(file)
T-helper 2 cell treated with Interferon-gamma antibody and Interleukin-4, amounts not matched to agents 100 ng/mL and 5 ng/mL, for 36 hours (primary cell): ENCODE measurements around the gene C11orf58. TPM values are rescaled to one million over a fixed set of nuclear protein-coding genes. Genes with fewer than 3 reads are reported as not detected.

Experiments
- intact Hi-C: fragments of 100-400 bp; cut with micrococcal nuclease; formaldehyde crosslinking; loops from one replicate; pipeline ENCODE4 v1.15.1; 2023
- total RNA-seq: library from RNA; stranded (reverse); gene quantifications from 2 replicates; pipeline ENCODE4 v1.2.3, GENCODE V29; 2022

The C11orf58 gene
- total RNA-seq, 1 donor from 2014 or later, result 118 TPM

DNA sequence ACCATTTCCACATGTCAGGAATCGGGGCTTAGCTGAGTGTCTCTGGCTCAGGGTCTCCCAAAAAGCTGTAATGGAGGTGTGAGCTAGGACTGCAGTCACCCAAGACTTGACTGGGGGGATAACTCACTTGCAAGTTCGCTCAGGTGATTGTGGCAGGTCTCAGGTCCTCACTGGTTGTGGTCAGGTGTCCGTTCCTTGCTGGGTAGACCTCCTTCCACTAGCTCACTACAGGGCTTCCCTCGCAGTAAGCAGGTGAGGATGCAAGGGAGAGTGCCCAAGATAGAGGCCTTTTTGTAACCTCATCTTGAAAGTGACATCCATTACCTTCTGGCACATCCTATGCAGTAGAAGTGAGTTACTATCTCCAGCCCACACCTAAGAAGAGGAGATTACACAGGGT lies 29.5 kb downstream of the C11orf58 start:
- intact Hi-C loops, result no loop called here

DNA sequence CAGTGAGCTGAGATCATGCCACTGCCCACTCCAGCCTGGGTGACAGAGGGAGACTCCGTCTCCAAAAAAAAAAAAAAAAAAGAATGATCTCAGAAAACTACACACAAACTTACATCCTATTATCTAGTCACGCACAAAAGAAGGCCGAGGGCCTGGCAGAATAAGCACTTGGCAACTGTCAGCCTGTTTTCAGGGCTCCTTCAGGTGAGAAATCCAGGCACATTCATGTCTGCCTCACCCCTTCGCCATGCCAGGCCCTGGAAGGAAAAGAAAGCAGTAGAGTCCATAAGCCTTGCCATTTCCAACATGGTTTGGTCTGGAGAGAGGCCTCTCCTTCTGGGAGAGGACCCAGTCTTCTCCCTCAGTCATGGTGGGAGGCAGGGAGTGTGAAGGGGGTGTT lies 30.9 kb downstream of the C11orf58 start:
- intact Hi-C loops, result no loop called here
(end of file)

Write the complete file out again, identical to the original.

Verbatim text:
T-helper 2 cell treated with Interferon-gamma antibody and Interleukin-4, amounts not matched to agents 100 ng/mL and 5 ng/mL, for 36 hours (primary cell): ENCODE measurements around the gene C11orf58. TPM values are rescaled to one million over a fixed set of nuclear protein-coding genes. Genes with fewer than 3 reads are reported as not detected.

Experiments
- intact Hi-C: fragments of 100-400 bp; cut with micrococcal nuclease; formaldehyde crosslinking; loops from one replicate; pipeline ENCODE4 v1.15.1; 2023
- total RNA-seq: library from RNA; stranded (reverse); gene quantifications from 2 replicates; pipeline ENCODE4 v1.2.3, GENCODE V29; 2022

The C11orf58 gene
- total RNA-seq, 1 donor from 2014 or later, result 118 TPM

DNA sequence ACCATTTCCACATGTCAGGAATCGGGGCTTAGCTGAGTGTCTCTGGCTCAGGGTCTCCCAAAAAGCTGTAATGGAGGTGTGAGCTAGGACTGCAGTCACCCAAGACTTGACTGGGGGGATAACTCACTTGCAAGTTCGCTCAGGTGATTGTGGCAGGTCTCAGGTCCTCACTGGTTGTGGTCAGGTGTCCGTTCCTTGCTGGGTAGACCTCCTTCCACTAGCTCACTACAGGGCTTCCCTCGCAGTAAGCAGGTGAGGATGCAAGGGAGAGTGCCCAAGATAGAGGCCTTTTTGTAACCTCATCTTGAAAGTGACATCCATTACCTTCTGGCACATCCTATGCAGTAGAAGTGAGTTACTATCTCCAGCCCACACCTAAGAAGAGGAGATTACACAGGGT lies 29.5 kb downstream of the C11orf58 start:
- intact Hi-C loops, result no loop called here

DNA sequence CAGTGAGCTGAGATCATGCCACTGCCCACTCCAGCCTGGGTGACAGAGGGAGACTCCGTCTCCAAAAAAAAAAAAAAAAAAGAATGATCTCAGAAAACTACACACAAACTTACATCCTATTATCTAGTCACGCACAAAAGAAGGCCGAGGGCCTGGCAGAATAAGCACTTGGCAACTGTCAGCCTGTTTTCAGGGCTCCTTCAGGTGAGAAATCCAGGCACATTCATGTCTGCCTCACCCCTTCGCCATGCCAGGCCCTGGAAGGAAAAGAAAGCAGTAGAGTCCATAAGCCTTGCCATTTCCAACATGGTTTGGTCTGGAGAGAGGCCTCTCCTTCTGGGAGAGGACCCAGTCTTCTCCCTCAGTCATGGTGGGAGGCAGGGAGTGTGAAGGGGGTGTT lies 30.9 kb downstream of the C11orf58 start:
- intact Hi-C loops, result no loop called here